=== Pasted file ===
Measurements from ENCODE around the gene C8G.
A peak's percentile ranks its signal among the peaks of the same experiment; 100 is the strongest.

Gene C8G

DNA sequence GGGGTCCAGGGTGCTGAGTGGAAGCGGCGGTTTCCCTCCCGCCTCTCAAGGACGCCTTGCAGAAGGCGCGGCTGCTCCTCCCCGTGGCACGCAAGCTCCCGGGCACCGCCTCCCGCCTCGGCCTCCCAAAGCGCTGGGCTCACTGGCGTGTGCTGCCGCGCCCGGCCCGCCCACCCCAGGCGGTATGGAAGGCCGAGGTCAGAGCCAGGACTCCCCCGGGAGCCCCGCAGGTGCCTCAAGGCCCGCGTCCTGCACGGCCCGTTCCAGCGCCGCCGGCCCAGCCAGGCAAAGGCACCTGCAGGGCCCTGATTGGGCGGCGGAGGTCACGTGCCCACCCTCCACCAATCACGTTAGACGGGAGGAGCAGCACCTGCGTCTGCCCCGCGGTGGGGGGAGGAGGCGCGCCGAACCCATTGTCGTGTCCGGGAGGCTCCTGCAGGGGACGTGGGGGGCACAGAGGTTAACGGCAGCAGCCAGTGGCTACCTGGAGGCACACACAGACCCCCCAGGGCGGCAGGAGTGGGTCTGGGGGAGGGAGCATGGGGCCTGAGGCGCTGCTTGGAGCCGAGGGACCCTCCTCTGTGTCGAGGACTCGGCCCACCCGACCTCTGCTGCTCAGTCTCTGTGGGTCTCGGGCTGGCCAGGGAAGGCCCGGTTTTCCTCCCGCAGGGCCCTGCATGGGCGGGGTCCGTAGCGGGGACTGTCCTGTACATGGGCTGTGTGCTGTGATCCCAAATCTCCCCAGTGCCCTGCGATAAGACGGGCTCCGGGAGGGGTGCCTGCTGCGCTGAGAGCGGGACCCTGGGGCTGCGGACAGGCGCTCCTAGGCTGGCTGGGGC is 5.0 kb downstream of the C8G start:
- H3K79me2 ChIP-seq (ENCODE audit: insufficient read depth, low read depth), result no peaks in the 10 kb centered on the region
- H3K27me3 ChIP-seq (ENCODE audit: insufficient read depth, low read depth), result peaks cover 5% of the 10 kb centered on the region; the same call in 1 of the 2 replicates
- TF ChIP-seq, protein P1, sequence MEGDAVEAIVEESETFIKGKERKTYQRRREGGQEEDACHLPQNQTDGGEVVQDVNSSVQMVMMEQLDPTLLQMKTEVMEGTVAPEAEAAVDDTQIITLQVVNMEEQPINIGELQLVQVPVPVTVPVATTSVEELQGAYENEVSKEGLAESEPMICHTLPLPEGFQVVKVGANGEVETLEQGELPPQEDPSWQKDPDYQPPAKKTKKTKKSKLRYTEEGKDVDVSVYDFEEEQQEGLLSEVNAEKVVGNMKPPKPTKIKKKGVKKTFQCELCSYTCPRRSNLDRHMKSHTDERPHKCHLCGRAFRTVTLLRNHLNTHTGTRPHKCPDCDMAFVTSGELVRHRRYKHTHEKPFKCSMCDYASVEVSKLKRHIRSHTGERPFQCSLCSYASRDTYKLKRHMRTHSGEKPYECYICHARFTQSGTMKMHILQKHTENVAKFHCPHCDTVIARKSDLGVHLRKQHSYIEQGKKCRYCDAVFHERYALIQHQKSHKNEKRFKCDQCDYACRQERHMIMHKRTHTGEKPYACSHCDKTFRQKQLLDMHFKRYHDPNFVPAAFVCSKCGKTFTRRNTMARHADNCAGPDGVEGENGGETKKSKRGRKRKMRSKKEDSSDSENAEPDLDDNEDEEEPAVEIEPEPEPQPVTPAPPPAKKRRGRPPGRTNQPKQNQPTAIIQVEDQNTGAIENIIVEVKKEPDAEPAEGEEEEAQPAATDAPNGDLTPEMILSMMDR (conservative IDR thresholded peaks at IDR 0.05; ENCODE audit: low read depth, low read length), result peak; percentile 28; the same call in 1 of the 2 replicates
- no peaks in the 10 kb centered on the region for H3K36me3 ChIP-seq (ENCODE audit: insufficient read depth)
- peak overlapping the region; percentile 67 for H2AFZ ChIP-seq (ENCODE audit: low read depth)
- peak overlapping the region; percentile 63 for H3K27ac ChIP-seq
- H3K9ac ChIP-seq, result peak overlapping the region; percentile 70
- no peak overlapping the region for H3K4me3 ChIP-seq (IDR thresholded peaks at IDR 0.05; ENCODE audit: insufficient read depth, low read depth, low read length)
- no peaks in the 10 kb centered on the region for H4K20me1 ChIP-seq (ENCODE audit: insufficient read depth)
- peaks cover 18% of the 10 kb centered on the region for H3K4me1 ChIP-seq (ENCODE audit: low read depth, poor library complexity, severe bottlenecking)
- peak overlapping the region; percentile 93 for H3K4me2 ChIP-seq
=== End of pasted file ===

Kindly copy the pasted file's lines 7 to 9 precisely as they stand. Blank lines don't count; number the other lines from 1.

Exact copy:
- TF ChIP-seq, protein P1, sequence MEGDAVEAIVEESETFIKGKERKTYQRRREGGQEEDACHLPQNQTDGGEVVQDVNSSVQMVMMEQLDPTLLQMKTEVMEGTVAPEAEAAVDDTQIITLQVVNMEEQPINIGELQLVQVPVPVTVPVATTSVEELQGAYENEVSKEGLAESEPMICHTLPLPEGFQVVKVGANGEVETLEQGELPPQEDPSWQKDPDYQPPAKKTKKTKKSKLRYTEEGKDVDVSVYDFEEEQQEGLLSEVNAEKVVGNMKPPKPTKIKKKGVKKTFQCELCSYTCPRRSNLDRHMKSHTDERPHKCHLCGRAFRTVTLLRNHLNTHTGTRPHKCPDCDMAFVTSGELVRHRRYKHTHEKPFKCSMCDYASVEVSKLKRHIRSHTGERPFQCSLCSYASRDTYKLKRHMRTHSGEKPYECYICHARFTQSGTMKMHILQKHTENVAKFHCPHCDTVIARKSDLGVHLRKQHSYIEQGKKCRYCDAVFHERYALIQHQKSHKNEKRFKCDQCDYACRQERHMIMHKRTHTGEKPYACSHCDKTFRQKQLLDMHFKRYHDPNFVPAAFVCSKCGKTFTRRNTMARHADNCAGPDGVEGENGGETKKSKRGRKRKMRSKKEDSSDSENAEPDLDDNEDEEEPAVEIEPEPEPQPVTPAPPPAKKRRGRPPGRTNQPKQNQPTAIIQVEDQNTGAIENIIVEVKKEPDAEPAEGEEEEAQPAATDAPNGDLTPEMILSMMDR (conservative IDR thresholded peaks at IDR 0.05; ENCODE audit: low read depth, low read length), result peak; percentile 28; the same call in 1 of the 2 replicates
- no peaks in the 10 kb centered on the region for H3K36me3 ChIP-seq (ENCODE audit: insufficient read depth)
- peak overlapping the region; percentile 67 for H2AFZ ChIP-seq (ENCODE audit: low read depth)